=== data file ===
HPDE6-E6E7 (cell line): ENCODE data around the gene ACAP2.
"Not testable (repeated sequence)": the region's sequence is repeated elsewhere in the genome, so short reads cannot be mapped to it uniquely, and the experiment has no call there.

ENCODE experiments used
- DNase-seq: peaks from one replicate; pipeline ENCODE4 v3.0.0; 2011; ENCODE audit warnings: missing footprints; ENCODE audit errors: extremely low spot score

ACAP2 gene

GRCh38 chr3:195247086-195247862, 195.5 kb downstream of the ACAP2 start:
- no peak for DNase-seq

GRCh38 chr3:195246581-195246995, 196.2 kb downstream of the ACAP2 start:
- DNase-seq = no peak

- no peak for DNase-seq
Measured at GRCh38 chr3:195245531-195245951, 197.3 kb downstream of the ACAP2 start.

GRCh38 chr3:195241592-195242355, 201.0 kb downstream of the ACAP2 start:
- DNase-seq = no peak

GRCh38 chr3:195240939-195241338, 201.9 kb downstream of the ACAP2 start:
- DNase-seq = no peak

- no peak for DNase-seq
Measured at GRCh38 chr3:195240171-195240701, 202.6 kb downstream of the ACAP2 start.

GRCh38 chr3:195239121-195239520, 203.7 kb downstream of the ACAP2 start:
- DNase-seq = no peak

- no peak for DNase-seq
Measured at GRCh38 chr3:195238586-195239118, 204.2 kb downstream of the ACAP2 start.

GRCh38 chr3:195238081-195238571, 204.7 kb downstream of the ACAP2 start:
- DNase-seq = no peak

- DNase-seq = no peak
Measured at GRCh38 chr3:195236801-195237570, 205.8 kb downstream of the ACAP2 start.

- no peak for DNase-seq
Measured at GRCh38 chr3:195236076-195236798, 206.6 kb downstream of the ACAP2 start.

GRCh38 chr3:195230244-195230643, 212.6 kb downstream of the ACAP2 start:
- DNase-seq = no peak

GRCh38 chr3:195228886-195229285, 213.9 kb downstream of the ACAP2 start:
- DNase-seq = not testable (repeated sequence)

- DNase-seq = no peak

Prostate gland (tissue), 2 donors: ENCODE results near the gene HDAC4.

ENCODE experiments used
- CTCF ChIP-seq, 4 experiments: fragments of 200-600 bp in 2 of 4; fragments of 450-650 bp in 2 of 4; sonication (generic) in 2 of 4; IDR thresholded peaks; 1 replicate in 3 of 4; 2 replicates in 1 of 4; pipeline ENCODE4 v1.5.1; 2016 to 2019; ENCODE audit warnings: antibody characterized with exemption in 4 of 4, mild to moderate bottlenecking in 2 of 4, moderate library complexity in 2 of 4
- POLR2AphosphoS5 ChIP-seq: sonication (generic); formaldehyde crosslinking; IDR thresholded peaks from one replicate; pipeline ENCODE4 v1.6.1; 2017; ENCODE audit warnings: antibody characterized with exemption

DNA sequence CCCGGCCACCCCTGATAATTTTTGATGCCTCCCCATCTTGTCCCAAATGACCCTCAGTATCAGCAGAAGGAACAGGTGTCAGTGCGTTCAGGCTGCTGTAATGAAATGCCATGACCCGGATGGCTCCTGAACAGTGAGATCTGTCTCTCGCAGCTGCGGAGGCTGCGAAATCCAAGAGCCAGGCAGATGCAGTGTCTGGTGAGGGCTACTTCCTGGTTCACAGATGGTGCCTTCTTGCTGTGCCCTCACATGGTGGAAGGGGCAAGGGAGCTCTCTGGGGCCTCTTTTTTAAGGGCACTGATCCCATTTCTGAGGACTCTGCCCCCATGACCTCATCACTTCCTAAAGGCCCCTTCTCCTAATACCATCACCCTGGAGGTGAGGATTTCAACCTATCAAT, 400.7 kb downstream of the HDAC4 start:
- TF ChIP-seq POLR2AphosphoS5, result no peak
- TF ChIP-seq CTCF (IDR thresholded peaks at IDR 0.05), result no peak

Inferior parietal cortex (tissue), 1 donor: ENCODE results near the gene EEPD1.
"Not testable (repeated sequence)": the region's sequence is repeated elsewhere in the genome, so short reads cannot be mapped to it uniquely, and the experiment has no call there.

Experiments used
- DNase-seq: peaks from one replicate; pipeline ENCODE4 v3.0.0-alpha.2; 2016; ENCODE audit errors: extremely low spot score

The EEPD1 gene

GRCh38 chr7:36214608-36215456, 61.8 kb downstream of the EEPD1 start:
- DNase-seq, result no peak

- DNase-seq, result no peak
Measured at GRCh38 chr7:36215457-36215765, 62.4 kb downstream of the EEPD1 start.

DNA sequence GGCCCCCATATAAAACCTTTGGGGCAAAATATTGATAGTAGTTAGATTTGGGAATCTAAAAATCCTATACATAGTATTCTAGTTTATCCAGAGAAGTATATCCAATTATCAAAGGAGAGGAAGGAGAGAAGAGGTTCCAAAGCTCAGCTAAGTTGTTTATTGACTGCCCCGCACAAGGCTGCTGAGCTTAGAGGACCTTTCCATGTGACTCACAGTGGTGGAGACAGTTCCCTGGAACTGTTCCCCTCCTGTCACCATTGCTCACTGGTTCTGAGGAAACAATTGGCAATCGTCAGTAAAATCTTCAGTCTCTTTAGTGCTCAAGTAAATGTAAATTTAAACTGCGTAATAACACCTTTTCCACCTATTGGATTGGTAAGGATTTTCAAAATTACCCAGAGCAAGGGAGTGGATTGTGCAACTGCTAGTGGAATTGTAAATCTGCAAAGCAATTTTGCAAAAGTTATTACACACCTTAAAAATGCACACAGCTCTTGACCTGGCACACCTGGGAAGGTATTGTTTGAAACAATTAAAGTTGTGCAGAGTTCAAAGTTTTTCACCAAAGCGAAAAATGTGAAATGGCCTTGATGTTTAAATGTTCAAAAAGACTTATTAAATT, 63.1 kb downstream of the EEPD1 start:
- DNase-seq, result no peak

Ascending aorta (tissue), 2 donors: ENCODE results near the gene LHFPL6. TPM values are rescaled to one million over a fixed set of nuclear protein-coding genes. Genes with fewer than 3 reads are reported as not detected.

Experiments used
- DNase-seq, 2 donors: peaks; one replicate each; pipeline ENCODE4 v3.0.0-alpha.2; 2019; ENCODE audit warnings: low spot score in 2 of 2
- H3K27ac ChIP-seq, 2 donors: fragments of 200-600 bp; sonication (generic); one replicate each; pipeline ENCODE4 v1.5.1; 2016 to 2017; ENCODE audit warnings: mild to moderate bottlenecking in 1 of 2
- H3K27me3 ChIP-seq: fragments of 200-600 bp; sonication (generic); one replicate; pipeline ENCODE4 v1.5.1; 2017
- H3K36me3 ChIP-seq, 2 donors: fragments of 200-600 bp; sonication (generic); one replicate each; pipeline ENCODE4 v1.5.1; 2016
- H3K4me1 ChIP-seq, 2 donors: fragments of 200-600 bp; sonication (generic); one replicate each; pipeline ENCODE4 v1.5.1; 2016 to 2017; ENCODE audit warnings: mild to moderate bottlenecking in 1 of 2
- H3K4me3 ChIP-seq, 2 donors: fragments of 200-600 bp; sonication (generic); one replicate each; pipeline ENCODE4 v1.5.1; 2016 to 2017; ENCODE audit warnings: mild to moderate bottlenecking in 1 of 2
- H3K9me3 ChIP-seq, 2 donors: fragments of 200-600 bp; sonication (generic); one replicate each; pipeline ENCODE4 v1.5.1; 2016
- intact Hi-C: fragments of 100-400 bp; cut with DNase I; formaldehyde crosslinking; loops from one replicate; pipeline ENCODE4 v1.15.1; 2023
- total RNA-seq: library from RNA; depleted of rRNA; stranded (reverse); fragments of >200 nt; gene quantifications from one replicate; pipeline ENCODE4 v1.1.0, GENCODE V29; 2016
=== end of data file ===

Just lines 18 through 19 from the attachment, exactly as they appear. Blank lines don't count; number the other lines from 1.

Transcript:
GRCh38 chr3:195239121-195239520, 203.7 kb downstream of the ACAP2 start:
- DNase-seq = no peak